In the second century BCE to 200 CE, the Romans built aqueducts and roads and the Hans built the Great Wall of China and the watermill. Even though the both made great technological advances, they had differing attitudes towards technology. The Han were positive and caring of the people while the Romans were negative and criticized all craftsmen. .
The Han were very open to technology and caring of the workers. As shown in (Doc 1) from the Han government official, their goal was to ward off a flood. This implies that they worry about something, whether the land or the people, and they depend on technology. This concern for the people is also evident by Han Guan in (Doc 2). He states that the tools are "Crude and not very functional" proving to be all around ineffective. The concern is also shown in (Doc 4) the History of the early Han Dynasty, when it says "Tu Shih loved the common people and wished to save their labor." These documents support that the Han were Confucianists, respecting everyone, and were caring of the workers. Han Tan, an upper-class Han philosopher (Doc 3) says that the technology was "increased a hundredfold". From this statement, they knew technological advances were beneficiary. .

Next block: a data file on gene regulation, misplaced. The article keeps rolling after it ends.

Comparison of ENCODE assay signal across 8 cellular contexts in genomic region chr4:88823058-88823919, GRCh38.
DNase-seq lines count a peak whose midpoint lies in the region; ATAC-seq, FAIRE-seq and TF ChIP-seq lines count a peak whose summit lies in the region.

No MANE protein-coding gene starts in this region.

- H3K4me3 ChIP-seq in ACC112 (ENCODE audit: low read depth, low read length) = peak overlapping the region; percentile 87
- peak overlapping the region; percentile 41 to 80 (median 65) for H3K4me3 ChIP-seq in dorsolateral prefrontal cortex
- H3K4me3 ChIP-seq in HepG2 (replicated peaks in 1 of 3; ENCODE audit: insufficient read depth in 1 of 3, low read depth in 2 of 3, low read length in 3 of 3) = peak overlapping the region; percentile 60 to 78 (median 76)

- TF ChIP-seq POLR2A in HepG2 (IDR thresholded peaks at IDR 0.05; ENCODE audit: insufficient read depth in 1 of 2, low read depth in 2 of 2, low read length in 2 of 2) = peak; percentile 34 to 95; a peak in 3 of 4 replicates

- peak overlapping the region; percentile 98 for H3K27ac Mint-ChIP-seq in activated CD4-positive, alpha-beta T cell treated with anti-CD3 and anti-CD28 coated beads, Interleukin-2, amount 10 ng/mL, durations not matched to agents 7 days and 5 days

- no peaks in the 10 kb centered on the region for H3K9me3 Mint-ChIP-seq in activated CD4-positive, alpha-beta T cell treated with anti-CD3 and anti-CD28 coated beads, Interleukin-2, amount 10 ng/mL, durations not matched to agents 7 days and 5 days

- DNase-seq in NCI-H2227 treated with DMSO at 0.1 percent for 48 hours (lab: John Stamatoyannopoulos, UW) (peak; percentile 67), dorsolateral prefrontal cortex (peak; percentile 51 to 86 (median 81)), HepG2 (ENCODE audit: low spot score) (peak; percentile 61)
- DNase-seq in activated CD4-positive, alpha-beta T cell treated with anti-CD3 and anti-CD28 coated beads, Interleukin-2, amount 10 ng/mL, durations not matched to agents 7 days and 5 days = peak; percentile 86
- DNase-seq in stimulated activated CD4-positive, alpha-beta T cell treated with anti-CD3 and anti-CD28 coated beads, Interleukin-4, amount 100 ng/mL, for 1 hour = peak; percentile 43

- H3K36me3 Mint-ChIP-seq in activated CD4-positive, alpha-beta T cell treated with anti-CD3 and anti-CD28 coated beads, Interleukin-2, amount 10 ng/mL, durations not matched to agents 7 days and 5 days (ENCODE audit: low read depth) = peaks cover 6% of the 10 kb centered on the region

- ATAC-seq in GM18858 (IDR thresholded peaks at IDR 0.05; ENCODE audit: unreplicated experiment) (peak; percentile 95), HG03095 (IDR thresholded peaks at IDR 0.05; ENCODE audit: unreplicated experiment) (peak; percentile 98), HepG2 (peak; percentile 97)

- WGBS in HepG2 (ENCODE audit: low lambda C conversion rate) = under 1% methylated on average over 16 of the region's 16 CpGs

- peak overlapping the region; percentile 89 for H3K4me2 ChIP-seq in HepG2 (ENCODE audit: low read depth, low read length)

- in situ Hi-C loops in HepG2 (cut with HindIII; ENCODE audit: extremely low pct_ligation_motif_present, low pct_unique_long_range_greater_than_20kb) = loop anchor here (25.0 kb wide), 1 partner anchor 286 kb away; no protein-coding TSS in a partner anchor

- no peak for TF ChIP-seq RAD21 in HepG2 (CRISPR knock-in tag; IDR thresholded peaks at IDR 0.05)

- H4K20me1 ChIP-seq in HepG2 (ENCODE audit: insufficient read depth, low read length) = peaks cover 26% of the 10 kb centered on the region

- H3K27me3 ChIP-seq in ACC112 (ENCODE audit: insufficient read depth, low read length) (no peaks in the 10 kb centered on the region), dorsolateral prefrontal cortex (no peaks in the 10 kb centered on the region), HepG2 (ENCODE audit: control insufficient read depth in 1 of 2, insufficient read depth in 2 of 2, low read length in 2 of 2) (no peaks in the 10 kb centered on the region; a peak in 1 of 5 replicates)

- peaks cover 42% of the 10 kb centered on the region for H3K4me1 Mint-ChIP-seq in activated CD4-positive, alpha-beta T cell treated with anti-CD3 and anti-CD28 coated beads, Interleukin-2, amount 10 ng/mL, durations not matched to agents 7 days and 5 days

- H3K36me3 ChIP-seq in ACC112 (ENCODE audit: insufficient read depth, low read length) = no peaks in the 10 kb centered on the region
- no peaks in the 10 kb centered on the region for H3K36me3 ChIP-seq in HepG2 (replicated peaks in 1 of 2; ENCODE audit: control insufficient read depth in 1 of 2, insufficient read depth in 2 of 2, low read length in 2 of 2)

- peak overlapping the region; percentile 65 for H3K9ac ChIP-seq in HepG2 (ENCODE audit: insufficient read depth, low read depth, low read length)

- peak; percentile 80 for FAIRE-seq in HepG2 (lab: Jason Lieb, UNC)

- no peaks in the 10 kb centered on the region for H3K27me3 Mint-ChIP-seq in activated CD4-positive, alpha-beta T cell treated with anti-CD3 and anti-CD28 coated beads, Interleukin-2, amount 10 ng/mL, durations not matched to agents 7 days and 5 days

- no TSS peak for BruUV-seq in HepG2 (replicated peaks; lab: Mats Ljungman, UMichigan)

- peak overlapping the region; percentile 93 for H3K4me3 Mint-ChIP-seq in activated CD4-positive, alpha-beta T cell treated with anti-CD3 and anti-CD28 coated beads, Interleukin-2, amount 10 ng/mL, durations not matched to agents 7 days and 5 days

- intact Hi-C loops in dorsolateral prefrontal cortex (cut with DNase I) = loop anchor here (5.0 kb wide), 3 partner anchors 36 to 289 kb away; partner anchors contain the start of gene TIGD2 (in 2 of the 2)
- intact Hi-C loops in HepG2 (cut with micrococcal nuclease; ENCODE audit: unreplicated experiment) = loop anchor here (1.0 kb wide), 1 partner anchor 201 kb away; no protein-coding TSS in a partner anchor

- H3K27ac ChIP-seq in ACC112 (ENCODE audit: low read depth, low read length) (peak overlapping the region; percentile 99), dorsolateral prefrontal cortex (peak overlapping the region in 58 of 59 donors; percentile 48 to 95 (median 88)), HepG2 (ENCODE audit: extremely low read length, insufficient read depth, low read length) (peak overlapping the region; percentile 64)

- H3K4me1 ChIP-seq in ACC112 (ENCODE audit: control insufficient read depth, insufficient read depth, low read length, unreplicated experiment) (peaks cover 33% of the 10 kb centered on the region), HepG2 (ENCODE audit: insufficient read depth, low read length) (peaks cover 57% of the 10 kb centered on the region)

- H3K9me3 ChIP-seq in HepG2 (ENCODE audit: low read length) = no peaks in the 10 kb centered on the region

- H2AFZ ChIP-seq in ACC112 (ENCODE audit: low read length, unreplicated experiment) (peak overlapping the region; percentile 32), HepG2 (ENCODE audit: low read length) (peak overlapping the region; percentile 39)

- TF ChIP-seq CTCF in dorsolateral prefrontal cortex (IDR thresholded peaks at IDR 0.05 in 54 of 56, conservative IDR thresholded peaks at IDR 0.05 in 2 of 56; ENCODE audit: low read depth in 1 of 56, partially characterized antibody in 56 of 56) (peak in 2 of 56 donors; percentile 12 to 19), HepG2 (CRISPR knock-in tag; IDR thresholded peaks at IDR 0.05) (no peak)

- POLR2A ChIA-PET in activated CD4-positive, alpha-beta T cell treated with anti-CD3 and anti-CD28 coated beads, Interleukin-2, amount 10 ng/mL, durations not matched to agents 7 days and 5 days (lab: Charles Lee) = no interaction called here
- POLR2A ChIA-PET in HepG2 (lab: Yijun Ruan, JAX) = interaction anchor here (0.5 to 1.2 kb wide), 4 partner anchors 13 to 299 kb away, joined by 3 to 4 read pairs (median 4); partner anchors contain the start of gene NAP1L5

On the other hand, the Romans didn't care and were indifferent towards technological advancements. The Romans also didn't care about the workers or the common people, just the completed project. In (Doc 5) Cicero, an upper-class Roman political leader, calls all craftsmen "vulgar". In other words, he thinks they lack sophistication and good taste, they were unrefined. Seneca, an upper-class Roman philosopher (Doc 7) doesn't believe that tools "were invented by wise men". That the minds who invented the hammer and tongs were not "great or elevated". On another note, in (Doc 6) Plutarch, a Greek-born Roman citizen and high official, describes Gaius Gracchus, saying that he "placed other stones" on the side of the road "so it would be easier for those who had horses".